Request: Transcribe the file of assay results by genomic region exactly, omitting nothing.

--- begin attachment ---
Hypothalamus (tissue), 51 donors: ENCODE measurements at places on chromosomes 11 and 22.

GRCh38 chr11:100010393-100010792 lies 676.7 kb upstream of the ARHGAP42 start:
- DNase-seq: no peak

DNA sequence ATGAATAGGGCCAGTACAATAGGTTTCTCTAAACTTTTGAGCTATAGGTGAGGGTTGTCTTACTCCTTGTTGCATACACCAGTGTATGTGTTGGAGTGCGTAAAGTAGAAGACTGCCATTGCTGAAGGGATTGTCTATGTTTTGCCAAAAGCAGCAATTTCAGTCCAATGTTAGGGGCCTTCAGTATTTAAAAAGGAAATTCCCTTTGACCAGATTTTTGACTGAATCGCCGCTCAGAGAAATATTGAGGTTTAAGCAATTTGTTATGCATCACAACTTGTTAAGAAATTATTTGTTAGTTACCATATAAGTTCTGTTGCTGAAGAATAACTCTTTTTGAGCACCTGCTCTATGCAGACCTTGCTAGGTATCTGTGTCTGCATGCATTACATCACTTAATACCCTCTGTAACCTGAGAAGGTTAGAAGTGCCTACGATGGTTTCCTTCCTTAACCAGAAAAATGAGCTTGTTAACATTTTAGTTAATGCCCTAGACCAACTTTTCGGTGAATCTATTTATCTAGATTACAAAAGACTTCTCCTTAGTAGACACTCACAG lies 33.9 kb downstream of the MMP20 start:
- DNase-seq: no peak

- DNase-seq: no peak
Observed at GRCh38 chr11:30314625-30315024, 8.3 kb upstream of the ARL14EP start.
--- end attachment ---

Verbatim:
Hypothalamus (tissue), 51 donors: ENCODE measurements at places on chromosomes 11 and 22.

GRCh38 chr11:100010393-100010792 lies 676.7 kb upstream of the ARHGAP42 start:
- DNase-seq: no peak

DNA sequence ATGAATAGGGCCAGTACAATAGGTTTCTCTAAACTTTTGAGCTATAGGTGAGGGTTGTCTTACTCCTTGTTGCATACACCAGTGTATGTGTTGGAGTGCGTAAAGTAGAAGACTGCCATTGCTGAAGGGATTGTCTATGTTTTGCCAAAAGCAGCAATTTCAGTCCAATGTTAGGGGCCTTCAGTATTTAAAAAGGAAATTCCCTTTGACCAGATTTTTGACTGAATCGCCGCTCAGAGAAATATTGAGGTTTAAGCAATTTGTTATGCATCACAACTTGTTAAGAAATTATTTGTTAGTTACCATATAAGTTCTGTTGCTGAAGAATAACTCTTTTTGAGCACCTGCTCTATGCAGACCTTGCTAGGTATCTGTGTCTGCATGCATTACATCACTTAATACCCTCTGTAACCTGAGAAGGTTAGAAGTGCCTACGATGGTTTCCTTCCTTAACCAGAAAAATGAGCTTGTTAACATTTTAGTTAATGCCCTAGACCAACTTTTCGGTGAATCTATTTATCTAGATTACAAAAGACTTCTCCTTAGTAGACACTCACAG lies 33.9 kb downstream of the MMP20 start:
- DNase-seq: no peak

- DNase-seq: no peak
Observed at GRCh38 chr11:30314625-30315024, 8.3 kb upstream of the ARL14EP start.